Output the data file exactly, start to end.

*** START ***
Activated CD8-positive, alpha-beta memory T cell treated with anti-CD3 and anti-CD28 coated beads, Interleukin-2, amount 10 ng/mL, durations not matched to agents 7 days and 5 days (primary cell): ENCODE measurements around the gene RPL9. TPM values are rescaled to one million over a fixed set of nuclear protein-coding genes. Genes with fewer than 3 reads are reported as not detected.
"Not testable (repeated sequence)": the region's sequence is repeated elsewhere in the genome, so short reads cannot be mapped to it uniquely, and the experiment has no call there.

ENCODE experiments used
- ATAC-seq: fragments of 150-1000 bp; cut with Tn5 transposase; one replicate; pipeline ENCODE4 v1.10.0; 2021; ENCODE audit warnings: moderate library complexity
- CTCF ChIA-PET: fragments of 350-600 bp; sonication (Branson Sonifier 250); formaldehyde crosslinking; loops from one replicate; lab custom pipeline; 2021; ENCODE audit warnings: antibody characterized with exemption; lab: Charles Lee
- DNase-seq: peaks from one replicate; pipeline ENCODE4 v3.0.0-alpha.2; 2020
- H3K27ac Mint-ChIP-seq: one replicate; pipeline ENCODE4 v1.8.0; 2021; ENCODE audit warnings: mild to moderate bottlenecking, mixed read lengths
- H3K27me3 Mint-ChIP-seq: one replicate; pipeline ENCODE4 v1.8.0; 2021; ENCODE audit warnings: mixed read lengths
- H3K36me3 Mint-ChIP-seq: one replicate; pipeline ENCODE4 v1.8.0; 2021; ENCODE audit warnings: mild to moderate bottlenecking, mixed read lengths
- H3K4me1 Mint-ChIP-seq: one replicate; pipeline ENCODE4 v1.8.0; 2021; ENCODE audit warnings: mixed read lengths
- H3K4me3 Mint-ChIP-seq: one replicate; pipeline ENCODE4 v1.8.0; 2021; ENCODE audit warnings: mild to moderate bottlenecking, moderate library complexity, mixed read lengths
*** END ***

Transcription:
Activated CD8-positive, alpha-beta memory T cell treated with anti-CD3 and anti-CD28 coated beads, Interleukin-2, amount 10 ng/mL, durations not matched to agents 7 days and 5 days (primary cell): ENCODE measurements around the gene RPL9. TPM values are rescaled to one million over a fixed set of nuclear protein-coding genes. Genes with fewer than 3 reads are reported as not detected.
"Not testable (repeated sequence)": the region's sequence is repeated elsewhere in the genome, so short reads cannot be mapped to it uniquely, and the experiment has no call there.

ENCODE experiments used
- ATAC-seq: fragments of 150-1000 bp; cut with Tn5 transposase; one replicate; pipeline ENCODE4 v1.10.0; 2021; ENCODE audit warnings: moderate library complexity
- CTCF ChIA-PET: fragments of 350-600 bp; sonication (Branson Sonifier 250); formaldehyde crosslinking; loops from one replicate; lab custom pipeline; 2021; ENCODE audit warnings: antibody characterized with exemption; lab: Charles Lee
- DNase-seq: peaks from one replicate; pipeline ENCODE4 v3.0.0-alpha.2; 2020
- H3K27ac Mint-ChIP-seq: one replicate; pipeline ENCODE4 v1.8.0; 2021; ENCODE audit warnings: mild to moderate bottlenecking, mixed read lengths
- H3K27me3 Mint-ChIP-seq: one replicate; pipeline ENCODE4 v1.8.0; 2021; ENCODE audit warnings: mixed read lengths
- H3K36me3 Mint-ChIP-seq: one replicate; pipeline ENCODE4 v1.8.0; 2021; ENCODE audit warnings: mild to moderate bottlenecking, mixed read lengths
- H3K4me1 Mint-ChIP-seq: one replicate; pipeline ENCODE4 v1.8.0; 2021; ENCODE audit warnings: mixed read lengths
- H3K4me3 Mint-ChIP-seq: one replicate; pipeline ENCODE4 v1.8.0; 2021; ENCODE audit warnings: mild to moderate bottlenecking, moderate library complexity, mixed read lengths